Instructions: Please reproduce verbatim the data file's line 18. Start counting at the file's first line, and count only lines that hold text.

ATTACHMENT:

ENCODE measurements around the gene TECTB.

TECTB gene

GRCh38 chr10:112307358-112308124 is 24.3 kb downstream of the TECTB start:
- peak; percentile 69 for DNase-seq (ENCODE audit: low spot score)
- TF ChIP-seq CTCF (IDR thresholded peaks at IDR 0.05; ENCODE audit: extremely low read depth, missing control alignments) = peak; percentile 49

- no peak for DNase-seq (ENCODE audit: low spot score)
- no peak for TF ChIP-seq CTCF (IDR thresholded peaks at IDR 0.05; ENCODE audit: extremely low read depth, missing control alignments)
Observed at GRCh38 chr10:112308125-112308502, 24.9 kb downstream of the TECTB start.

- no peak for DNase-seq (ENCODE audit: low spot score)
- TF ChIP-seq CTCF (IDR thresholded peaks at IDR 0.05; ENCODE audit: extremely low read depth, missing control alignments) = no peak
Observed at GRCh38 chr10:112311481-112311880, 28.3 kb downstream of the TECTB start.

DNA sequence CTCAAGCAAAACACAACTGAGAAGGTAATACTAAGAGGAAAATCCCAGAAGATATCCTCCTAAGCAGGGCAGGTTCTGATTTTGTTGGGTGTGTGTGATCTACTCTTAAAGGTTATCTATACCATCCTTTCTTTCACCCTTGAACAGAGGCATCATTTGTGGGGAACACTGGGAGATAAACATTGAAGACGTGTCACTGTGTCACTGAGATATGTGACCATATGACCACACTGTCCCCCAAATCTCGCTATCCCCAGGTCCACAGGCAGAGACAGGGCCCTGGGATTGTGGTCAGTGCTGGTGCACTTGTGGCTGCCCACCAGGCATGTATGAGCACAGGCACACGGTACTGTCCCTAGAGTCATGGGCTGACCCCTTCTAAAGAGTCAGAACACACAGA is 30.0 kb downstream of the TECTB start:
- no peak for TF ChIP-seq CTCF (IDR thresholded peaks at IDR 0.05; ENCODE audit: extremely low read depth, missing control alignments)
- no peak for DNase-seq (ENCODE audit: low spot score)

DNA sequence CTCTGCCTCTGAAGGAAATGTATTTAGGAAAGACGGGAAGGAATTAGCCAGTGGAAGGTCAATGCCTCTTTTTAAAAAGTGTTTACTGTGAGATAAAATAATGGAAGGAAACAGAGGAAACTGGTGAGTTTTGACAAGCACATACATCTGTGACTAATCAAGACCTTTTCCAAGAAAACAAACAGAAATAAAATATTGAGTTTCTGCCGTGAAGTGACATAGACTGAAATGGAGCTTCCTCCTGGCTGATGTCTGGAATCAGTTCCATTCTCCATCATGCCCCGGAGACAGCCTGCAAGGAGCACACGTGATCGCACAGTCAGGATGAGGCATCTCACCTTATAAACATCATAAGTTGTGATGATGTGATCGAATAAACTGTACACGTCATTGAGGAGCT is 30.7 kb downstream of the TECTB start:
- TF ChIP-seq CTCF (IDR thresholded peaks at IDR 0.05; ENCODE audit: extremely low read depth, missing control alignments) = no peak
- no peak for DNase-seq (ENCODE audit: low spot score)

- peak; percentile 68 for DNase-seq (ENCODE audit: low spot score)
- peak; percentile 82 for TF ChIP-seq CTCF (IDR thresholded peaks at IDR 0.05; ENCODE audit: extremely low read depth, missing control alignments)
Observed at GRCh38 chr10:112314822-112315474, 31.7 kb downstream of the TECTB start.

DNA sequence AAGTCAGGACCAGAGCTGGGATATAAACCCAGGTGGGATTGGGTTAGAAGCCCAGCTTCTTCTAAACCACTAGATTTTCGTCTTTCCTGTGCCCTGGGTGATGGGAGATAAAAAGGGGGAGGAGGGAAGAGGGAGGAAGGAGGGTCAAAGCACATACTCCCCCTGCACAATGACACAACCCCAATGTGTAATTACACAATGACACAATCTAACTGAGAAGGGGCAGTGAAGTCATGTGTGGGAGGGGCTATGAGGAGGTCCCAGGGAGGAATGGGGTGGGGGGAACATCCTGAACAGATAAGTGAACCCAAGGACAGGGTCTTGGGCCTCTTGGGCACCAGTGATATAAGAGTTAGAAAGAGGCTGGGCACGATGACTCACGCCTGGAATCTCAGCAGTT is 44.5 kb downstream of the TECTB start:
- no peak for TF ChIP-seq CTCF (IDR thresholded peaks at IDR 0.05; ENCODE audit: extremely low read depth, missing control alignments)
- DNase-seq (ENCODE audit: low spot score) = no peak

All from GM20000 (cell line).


- peak; percentile 68 for DNase-seq (ENCODE audit: low spot score)